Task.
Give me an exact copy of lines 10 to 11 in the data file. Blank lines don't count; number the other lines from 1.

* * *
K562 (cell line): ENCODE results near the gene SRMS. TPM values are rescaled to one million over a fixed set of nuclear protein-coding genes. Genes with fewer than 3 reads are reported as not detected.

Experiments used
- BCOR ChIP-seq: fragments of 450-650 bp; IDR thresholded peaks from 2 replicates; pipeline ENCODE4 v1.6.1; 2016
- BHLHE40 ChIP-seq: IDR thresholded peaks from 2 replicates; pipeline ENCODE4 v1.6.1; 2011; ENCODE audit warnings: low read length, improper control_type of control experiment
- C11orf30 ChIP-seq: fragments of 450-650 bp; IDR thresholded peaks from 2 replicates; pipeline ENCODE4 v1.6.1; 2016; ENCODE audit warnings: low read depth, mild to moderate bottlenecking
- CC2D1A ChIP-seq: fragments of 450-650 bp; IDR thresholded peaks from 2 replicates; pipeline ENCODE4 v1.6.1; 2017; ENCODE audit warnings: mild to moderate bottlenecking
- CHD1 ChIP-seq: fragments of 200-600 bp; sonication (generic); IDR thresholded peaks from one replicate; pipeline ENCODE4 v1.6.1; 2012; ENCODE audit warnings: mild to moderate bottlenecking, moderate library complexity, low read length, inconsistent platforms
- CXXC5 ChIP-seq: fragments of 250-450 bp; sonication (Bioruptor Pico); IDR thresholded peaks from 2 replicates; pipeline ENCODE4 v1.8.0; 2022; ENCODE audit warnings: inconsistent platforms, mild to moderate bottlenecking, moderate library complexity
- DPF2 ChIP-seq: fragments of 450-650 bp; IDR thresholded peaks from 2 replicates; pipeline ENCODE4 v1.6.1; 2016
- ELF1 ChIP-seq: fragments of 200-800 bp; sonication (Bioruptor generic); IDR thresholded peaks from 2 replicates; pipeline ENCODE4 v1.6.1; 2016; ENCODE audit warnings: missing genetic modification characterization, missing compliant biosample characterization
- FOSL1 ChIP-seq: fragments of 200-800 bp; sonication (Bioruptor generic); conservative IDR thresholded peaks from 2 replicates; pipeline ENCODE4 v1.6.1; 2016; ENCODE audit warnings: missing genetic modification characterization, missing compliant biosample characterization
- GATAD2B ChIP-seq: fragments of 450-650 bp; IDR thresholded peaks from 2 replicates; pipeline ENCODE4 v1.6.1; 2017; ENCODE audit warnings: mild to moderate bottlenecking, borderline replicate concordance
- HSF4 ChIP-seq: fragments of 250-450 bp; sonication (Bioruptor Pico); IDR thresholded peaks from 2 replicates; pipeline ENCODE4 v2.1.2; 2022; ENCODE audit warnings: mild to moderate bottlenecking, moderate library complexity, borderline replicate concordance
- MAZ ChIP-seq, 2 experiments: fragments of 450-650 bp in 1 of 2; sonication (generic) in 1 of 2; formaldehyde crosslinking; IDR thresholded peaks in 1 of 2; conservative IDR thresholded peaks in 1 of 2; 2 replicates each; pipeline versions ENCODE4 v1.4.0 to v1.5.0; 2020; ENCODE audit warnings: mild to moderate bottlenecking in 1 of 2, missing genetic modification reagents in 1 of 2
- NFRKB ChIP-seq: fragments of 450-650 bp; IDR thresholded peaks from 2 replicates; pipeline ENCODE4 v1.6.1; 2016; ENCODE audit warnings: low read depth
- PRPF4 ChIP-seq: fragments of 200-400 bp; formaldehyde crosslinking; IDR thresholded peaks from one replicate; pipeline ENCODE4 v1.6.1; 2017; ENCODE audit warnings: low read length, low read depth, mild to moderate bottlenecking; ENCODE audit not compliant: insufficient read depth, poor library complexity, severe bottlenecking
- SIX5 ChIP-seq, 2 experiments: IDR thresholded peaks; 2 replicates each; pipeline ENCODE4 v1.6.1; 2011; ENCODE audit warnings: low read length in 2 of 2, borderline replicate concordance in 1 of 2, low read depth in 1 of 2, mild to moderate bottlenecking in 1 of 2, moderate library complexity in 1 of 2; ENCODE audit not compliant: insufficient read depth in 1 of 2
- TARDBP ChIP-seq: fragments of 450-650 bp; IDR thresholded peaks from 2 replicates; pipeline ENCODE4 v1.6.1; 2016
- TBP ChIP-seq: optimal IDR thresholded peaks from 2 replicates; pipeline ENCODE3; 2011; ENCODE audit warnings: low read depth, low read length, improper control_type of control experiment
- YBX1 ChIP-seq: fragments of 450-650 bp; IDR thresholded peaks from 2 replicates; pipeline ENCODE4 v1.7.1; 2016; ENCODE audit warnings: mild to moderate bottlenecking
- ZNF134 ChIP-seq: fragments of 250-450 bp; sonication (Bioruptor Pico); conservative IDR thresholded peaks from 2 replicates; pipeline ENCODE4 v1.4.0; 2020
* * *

- ELF1 ChIP-seq: fragments of 200-800 bp; sonication (Bioruptor generic); IDR thresholded peaks from 2 replicates; pipeline ENCODE4 v1.6.1; 2016; ENCODE audit warnings: missing genetic modification characterization, missing compliant biosample characterization
- FOSL1 ChIP-seq: fragments of 200-800 bp; sonication (Bioruptor generic); conservative IDR thresholded peaks from 2 replicates; pipeline ENCODE4 v1.6.1; 2016; ENCODE audit warnings: missing genetic modification characterization, missing compliant biosample characterization